Dogs truly are remarkable creatures.
Below are two true-life accounts of humans who owe their lives to heroic dogs.
(1) Homeless dog saves vacationing woman attacked by two men
The Telegraph reports, August 20, 2015, that Georgia Bradley, 25, a student at UK’s Plymouth University, and her boyfriend were vacationing in the Greek islands.
One day, Bradley decided to take a walk alone on a beach in the small town of Georgioupoli, Crete, her boyfriend at a nearby café, when she was surrounded by two aggressive men who grabbed her when she rejected their advances.
Just at that moment, a small, black dog “appeared from nowhere” and started barking at the men, scaring them off.
Bradley said: “I decided to go for a walk along the beach, and found two Greek men who kept harassing me to go out for a drink. I kept telling them I didn’t want to. Then one of them grabbed me on the arm and I didn’t know what was going to happen. I was on my own and it was a very scary and difficult situation.” Bradley said the dog must have noticed something was wrong and “saved her”.
After the incident, the little dog followed Bradley back to her apartment. Bradley said they had an instant bond, and that she believed the dog, whom she called Pepper, was abandoned as she had seen it wandering around the town alone. She said: “Pretty much every evening we saw her around outside the bars and restaurants, trying to get the attention of the tourists. Every time we got close to her she wouldn’t let you stroke her. She was very gentle, but was too scared to let you close.”
Bradley tried to persuade a local animal shelter to take Pepper, but was unsuccessful, and eventually had to return home to Calstock, Cornwall, England. She said: “When we left to go to the airport, we looked back and Pepper was running after the car. It was heartbreaking. When I got home I couldn’t stop thinking about her so I took the soonest flight back out that I could, which was two weeks later.”
But Pepper was nowhere to be seen. Bradley spent five weeks trying to find the stray, which took two further trips to Crete. Eventually, Bradley found Pepper on the same beach where the little dog had saved the woman from the two men.
After the dog was confirmed as a stray, Bradley had Pepper microchipped, wormed with a rabies jab, and given a pet passport. Pepper had to spend 21 days in quarantine in boarding kennels but was eventually allowed to travel to Britain.
When Bradley returned to Crete for a third time to collect Pepper, she was greeted with a surprise: The kennel owner told her that Pepper, a Terrier Poodle Cross, was pregnant!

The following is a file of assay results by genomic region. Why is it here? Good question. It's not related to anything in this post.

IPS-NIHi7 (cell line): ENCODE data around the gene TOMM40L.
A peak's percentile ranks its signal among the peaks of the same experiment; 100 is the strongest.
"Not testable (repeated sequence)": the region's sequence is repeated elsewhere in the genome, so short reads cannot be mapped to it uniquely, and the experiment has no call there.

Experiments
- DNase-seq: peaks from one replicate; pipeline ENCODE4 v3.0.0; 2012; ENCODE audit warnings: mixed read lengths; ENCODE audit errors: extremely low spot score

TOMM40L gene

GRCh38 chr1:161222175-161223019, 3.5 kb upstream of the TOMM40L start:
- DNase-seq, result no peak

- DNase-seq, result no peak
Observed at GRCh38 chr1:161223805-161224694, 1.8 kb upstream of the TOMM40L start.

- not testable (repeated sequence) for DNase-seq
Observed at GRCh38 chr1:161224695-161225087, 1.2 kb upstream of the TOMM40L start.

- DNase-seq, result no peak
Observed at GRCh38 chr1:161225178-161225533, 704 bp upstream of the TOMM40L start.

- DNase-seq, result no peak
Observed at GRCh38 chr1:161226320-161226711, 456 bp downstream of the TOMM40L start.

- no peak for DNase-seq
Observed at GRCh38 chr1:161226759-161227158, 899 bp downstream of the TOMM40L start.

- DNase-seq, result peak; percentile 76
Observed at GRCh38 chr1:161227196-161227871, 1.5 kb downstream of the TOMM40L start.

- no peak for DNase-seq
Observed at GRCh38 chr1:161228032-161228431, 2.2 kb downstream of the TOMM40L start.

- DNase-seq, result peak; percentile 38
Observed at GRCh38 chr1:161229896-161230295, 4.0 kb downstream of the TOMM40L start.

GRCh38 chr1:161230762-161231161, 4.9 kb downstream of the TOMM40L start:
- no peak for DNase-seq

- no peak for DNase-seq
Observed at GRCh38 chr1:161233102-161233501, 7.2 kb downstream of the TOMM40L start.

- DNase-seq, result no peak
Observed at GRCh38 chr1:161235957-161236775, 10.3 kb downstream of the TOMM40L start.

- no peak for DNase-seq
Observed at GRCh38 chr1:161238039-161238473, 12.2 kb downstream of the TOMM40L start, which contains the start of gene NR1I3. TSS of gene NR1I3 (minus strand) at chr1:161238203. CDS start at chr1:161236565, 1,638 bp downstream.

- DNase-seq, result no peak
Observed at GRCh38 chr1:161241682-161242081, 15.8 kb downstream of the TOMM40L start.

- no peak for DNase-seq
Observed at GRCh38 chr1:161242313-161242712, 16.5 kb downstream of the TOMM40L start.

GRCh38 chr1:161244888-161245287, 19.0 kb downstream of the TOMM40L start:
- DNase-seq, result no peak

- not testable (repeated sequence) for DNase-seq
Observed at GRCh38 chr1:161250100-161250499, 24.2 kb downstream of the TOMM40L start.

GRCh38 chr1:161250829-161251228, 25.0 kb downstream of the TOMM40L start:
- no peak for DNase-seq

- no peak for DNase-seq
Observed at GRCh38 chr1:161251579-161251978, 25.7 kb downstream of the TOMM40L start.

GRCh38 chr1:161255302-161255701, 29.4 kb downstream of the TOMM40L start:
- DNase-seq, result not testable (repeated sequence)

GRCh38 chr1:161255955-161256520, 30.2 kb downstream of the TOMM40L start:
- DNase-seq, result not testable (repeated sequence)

A week after arriving back in the UK, Pepper gave birth to six puppies.
Bradley said: “It has been such a crazy journey. But I am over the moon. Pepper has settled in brilliantly.”
(2) Old deaf-and-blind dog saves toddler
ABC News reports, April 20, 2018, that 3-year-old Aurora was reported missing about 3 pm on Friday after she wandered off in wet weather in the rugged bushland of her family’s rural property in Queensland’s Southern Downs, Australia.
But a search of woodlands and hills on the rural property found no trace of her.
On Saturday morning, more than 100 State Emergency Service (SES) volunteers, police and members of the public resumed the search.
At around 8 am, 15 hours after Aurora had gone missing, Leisa Bennett, Aurora’s grandmother, was calling out to the girl when she heard Aurora cry, “Grammy!”.
Bennett said she “shot up the mountain” and when she got to the top, Max, the 17-year-old deaf and partially-blind family dog, came right up to Bennett and led her straight to the girl. Bennett said Max had stayed next to Aurora all night: “She smelled of dog, she slept with the dog.”
SES area controller Ian Phipps said Aurora was about 1½ miles from the family home: “The area around the house is quite mountainous and is very inhospitable terrain to go walking in, so she’d travelled quite a distance with her dog that was quite loyal to her. The search was actually quite hard where the volunteers and the police were, amongst the very steep slopes full of lantana and other vegetation.”
Phipps said Aurora suffered minor cuts and abrasions but was otherwise well and it was a wonderful outcome for the family and searchers. He said: “With the weather last night it’s quite lucky she is well because it was cold, it was cold and raining. She’s a very hardy young lass to survive that without any ill effects and everyone, all the volunteers are extremely happy.”
For his good work in keeping the little girl safe, Max has now been declared an honorary police dog by the Queensland Police.